Adventures in SMD

While trying to iron out the last details of the keyboard project, I decided to try my hand at a surface mounted design, and ordered some tiny ATTiny45 chips (TSSOP) while ordering some other things.  What caused me to take the plunge was that I realized I actually had all the tools I needed already.  Reading up on the topic lead me to the conclusion that the most economical way to do the soldering would be to use a skillet or hot plate; and rather than buy another tool, I wanted to attempt to use a cast iron skillet that I already had.  My thought was that cast iron heats very slowly and evenly and would have many of the same benefits, in that respect, or some other options I had read about.

My SMD boards--TSSOP footprint ATTiny45, among other things
My SMD boards–TSSOP footprint ATTiny45, among other things

So, after modifying my revision “B” design a couple times, and ensuring that the chips I had ordered fit the new design (they didn’t initially; I accidentally used the SOIC package in the first design), I ordered some new boards.  Once they arrived, and I had some free time, I made my first attempt at assembly.  To my delight, the cast iron skillet worked beautifully to heat the board for reflow.

The first assembly attempt, with an LED also, for testing--I have no picture with just the SMD components for some reason.
The first assembly attempt, with an LED also, for testing–I have no picture with just the SMD components for some reason.

The disappointment came when I realized that I had a solder bridge on the chip between pins 1 and 2.  I made a sloppy attempt to fix this, and ended up just needing to try again.  The second attempt went a little better.  I was a bit too liberal with the solder paste on the first, and in the second I resolved to remedy this.  Rather than apply a bead across the pads as I had seen some do on some assembly videos, I just applied a small amount over each pad.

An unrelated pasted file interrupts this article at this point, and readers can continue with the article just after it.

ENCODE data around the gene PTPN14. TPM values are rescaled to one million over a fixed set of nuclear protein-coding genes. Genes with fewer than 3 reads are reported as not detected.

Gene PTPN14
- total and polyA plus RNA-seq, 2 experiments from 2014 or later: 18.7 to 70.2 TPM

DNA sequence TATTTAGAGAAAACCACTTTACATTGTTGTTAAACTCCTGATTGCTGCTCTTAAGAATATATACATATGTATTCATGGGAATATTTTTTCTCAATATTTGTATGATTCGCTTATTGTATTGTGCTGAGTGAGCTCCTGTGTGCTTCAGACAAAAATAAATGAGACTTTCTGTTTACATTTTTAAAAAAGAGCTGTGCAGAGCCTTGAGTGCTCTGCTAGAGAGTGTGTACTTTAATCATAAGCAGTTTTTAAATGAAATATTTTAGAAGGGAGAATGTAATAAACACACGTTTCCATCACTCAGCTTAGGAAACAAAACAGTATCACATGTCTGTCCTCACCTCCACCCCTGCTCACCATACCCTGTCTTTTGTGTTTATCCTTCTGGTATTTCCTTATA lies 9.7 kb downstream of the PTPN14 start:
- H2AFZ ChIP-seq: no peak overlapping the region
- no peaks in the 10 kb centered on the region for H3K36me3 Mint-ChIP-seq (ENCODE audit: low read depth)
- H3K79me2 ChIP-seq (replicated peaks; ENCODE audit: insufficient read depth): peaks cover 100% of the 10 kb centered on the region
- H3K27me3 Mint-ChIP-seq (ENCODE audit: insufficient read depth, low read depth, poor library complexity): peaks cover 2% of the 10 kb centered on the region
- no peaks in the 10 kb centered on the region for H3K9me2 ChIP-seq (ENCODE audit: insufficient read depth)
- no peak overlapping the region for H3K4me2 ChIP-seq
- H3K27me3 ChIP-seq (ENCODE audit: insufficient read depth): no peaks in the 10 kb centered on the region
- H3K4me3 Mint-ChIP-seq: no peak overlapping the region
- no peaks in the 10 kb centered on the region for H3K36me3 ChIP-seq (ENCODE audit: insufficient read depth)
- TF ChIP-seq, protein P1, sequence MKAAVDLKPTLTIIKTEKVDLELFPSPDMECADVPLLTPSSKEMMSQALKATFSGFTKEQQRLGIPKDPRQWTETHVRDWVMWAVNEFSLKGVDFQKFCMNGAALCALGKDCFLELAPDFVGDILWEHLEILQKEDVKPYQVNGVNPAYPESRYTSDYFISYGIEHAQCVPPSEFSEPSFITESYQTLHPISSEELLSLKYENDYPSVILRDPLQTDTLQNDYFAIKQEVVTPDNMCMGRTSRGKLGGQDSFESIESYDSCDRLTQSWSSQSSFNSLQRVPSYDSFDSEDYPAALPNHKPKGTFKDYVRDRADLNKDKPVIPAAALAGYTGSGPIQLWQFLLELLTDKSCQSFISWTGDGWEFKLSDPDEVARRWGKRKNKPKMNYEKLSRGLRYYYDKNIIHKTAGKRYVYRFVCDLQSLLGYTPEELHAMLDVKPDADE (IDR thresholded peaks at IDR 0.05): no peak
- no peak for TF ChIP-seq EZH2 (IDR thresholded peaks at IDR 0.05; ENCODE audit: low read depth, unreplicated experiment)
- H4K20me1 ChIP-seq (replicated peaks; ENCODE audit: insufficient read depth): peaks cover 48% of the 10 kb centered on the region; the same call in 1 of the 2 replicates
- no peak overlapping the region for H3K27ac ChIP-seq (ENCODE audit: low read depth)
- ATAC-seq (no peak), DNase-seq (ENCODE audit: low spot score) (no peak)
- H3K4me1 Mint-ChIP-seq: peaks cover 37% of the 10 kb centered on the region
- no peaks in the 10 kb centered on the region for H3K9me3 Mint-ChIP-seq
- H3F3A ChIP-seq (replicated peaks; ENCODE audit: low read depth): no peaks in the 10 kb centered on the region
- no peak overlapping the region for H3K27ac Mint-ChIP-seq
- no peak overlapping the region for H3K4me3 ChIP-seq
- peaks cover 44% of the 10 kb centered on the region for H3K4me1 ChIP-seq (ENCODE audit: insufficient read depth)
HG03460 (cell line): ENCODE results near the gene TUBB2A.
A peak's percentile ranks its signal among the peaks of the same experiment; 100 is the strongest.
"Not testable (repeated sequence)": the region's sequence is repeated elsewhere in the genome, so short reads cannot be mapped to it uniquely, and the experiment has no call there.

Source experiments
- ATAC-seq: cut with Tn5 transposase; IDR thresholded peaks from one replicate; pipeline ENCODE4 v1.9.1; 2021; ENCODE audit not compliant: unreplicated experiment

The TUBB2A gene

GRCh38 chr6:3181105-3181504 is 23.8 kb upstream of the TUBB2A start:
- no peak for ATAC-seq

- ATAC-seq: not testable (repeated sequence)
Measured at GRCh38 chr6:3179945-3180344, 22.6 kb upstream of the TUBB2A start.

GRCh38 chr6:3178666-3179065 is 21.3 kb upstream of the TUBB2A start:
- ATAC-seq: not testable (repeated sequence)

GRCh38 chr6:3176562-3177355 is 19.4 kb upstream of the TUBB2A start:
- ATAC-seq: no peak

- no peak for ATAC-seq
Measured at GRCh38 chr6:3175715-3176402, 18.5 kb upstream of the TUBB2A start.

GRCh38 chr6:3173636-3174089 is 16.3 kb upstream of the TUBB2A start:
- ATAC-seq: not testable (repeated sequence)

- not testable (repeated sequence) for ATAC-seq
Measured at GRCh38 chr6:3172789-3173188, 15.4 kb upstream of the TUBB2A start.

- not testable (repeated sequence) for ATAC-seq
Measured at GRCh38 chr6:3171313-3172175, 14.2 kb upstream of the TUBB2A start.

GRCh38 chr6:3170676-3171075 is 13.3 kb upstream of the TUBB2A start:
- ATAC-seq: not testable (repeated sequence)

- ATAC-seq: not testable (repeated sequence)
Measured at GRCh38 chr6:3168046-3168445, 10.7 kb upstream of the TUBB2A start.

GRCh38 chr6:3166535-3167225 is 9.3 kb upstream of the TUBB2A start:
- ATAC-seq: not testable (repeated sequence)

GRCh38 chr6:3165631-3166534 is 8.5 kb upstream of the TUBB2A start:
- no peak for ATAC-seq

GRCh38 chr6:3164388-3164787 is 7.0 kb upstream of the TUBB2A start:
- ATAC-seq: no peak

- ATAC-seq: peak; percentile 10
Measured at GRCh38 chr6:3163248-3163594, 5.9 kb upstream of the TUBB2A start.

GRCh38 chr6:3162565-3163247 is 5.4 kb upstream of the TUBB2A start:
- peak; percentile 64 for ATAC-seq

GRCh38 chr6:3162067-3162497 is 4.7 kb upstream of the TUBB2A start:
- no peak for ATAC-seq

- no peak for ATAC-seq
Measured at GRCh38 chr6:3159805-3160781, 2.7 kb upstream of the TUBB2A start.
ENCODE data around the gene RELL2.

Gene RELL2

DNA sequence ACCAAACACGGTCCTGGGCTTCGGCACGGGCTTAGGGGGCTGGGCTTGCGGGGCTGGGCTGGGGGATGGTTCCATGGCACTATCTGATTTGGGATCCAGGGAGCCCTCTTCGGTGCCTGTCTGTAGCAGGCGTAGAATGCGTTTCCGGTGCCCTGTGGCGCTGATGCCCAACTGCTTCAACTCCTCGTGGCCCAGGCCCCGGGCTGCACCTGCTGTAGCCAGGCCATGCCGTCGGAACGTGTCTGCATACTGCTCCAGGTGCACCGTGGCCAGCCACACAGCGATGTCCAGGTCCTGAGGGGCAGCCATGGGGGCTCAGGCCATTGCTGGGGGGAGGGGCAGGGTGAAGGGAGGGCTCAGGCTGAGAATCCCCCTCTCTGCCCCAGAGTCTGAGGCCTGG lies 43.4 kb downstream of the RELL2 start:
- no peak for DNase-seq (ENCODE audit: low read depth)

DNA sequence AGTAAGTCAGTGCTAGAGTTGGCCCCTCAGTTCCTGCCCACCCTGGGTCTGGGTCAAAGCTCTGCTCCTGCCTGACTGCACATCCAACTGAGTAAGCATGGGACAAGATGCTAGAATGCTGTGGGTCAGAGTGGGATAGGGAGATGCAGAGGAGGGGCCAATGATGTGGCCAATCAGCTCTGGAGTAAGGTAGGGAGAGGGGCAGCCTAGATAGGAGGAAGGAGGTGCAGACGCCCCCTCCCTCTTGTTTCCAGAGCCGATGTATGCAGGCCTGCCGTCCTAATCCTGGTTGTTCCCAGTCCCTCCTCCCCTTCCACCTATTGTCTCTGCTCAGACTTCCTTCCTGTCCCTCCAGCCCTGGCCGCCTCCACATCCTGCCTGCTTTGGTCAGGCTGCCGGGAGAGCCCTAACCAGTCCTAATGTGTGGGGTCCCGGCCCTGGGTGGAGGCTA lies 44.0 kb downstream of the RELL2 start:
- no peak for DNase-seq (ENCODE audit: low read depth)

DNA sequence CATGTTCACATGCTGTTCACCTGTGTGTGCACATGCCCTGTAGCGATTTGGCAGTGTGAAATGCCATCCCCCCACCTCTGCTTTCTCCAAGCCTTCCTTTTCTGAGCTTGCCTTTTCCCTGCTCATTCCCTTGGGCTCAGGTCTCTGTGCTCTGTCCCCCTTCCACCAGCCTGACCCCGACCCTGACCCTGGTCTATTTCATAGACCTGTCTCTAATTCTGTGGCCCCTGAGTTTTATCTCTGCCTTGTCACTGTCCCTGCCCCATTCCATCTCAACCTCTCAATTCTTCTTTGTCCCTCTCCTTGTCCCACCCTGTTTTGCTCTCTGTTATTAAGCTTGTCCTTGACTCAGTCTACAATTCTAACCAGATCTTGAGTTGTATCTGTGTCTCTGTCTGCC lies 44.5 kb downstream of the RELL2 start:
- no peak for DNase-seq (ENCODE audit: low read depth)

This one also ended up with a solder bridge, albeit on a different pair of pins.  Rather than try to fix this immediately, I went for a third attempt.  The third one had the same problem, although much less pronounced.  I decided to try to fix the bridge in a more delicate way than I had before, especially since it seemed pretty insignificant a problem.  After heating the pins with my soldering iron, I pulled the errant solder out with my trusty x-acto knife.   Then came the test: to see if I could program the board.

A picture of the third build, fully assembled
A picture of the third build, fully assembled

After modifying the makefile for the firmware to build for the ATTiny45 instead of the ATTiny85, I wedged the programming pins into the header vias and initiated install.  Success!  Burning fuses was also a success.  I assembled the rest of the board, inserted a coin cell battery, and tested again.  Nothing.  Then I tried the programming process again.  It succeeded still, and this time, the status LED was blinking, indicating that it was working.  Okay.  Try the battery again.  Still nothing.  Weird.

I repeated the same fix steps for the second board, just for fun, and had a different problem: the programming seemed to work, but during verify, the programmer was returning all zeros.  Strange.  So, after all that, I decided to shelve it until I could think about it more and get back to it.

Later on, due to some unforeseen wear-and-tear on my deployed Roomba boards, I had a thought to do a fully surface mount design, replacing my through-hole LEDs with surface mount parts to see if it would be more durable.  During this design process–actually late in the process–I happened to notice that one of the pins on the microcontroller didn’t seem to be connected to anything on the board.  That seemed odd.  I checked the schematic, and it looked okay.  Looking closer, I discovered that the net from the ground pin seemed to be connected to the ground net, but actually was not!  During one of my part-swapping processes, it had gotten disconnected, and since it looked connected, I hadn’t touched it again.

One of the builds, now with a properly grounded ground pin
One of the builds, now with a properly grounded ground pin

I wondered if the other boards had the same problem.  Inspecting the board files revealed that, yes, they too had the issue.  I attempted a fix.  Since I had designed my boards with a copper fill for the ground, a ground plane was actually very close to the ground pin of the IC already.  I took my x-acto knife, cut through the solder mask near the pin, and used my iron to lay down a little bridge of solder from the ground plane to the pin.  After the board was cool, I plugged the battery in again and it worked!  Excited with my newly working board, I tried the same fix on the other not-quite-working board and had the same success.

Lesson learned: inspect the boards a bit more closely before sending them off to the fab.

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